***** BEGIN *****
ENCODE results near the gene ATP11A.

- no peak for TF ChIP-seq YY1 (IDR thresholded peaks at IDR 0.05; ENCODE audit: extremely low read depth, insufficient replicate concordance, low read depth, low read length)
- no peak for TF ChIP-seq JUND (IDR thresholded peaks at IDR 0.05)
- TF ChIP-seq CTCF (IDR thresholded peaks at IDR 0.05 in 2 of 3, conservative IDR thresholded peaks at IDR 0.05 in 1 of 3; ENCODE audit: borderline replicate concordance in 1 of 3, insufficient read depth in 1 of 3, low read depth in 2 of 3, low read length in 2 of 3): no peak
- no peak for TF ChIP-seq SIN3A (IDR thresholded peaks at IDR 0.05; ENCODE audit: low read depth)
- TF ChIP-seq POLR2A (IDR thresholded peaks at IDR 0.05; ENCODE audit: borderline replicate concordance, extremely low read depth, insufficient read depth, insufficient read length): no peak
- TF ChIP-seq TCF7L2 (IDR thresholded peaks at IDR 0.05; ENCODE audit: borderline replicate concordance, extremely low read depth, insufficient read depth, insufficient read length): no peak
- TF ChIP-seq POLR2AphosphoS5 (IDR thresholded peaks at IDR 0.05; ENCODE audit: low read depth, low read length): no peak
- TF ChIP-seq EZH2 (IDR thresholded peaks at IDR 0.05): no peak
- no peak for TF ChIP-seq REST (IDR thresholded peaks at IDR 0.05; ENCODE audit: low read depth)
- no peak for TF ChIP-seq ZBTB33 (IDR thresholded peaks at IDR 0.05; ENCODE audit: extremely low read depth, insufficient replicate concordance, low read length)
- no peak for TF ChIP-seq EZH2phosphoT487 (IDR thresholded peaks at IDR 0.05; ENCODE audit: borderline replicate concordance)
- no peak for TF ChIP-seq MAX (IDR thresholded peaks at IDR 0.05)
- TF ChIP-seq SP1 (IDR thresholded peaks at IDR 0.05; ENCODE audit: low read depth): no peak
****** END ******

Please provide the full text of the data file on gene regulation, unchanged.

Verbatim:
ENCODE results near the gene ATP11A.

- no peak for TF ChIP-seq YY1 (IDR thresholded peaks at IDR 0.05; ENCODE audit: extremely low read depth, insufficient replicate concordance, low read depth, low read length)
- no peak for TF ChIP-seq JUND (IDR thresholded peaks at IDR 0.05)
- TF ChIP-seq CTCF (IDR thresholded peaks at IDR 0.05 in 2 of 3, conservative IDR thresholded peaks at IDR 0.05 in 1 of 3; ENCODE audit: borderline replicate concordance in 1 of 3, insufficient read depth in 1 of 3, low read depth in 2 of 3, low read length in 2 of 3): no peak
- no peak for TF ChIP-seq SIN3A (IDR thresholded peaks at IDR 0.05; ENCODE audit: low read depth)
- TF ChIP-seq POLR2A (IDR thresholded peaks at IDR 0.05; ENCODE audit: borderline replicate concordance, extremely low read depth, insufficient read depth, insufficient read length): no peak
- TF ChIP-seq TCF7L2 (IDR thresholded peaks at IDR 0.05; ENCODE audit: borderline replicate concordance, extremely low read depth, insufficient read depth, insufficient read length): no peak
- TF ChIP-seq POLR2AphosphoS5 (IDR thresholded peaks at IDR 0.05; ENCODE audit: low read depth, low read length): no peak
- TF ChIP-seq EZH2 (IDR thresholded peaks at IDR 0.05): no peak
- no peak for TF ChIP-seq REST (IDR thresholded peaks at IDR 0.05; ENCODE audit: low read depth)
- no peak for TF ChIP-seq ZBTB33 (IDR thresholded peaks at IDR 0.05; ENCODE audit: extremely low read depth, insufficient replicate concordance, low read length)
- no peak for TF ChIP-seq EZH2phosphoT487 (IDR thresholded peaks at IDR 0.05; ENCODE audit: borderline replicate concordance)
- no peak for TF ChIP-seq MAX (IDR thresholded peaks at IDR 0.05)
- TF ChIP-seq SP1 (IDR thresholded peaks at IDR 0.05; ENCODE audit: low read depth): no peak